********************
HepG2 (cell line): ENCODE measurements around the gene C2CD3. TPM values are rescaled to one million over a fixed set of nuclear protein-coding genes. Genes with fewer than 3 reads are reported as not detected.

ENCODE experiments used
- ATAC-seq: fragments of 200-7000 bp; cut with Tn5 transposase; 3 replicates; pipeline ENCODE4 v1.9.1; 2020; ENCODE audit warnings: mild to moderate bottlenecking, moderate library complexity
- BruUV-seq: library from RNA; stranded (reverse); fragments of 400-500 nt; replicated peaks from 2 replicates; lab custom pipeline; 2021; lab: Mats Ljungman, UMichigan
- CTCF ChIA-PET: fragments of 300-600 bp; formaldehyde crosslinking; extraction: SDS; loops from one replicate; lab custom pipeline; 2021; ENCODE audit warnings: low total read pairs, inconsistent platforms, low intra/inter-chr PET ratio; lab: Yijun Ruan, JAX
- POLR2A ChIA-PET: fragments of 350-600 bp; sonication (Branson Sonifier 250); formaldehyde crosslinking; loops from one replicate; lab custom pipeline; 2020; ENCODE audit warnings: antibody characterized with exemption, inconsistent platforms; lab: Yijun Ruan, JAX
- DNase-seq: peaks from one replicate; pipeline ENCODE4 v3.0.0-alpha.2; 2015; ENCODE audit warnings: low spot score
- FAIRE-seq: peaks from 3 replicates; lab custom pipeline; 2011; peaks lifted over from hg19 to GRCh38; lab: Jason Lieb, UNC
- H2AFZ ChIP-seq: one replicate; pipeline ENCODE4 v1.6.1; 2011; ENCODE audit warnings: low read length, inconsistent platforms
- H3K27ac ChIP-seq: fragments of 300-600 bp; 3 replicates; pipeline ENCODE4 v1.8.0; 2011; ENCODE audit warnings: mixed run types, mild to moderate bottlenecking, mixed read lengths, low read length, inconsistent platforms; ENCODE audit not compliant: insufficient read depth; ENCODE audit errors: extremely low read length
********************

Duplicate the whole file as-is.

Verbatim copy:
HepG2 (cell line): ENCODE measurements around the gene C2CD3. TPM values are rescaled to one million over a fixed set of nuclear protein-coding genes. Genes with fewer than 3 reads are reported as not detected.

ENCODE experiments used
- ATAC-seq: fragments of 200-7000 bp; cut with Tn5 transposase; 3 replicates; pipeline ENCODE4 v1.9.1; 2020; ENCODE audit warnings: mild to moderate bottlenecking, moderate library complexity
- BruUV-seq: library from RNA; stranded (reverse); fragments of 400-500 nt; replicated peaks from 2 replicates; lab custom pipeline; 2021; lab: Mats Ljungman, UMichigan
- CTCF ChIA-PET: fragments of 300-600 bp; formaldehyde crosslinking; extraction: SDS; loops from one replicate; lab custom pipeline; 2021; ENCODE audit warnings: low total read pairs, inconsistent platforms, low intra/inter-chr PET ratio; lab: Yijun Ruan, JAX
- POLR2A ChIA-PET: fragments of 350-600 bp; sonication (Branson Sonifier 250); formaldehyde crosslinking; loops from one replicate; lab custom pipeline; 2020; ENCODE audit warnings: antibody characterized with exemption, inconsistent platforms; lab: Yijun Ruan, JAX
- DNase-seq: peaks from one replicate; pipeline ENCODE4 v3.0.0-alpha.2; 2015; ENCODE audit warnings: low spot score
- FAIRE-seq: peaks from 3 replicates; lab custom pipeline; 2011; peaks lifted over from hg19 to GRCh38; lab: Jason Lieb, UNC
- H2AFZ ChIP-seq: one replicate; pipeline ENCODE4 v1.6.1; 2011; ENCODE audit warnings: low read length, inconsistent platforms
- H3K27ac ChIP-seq: fragments of 300-600 bp; 3 replicates; pipeline ENCODE4 v1.8.0; 2011; ENCODE audit warnings: mixed run types, mild to moderate bottlenecking, mixed read lengths, low read length, inconsistent platforms; ENCODE audit not compliant: insufficient read depth; ENCODE audit errors: extremely low read length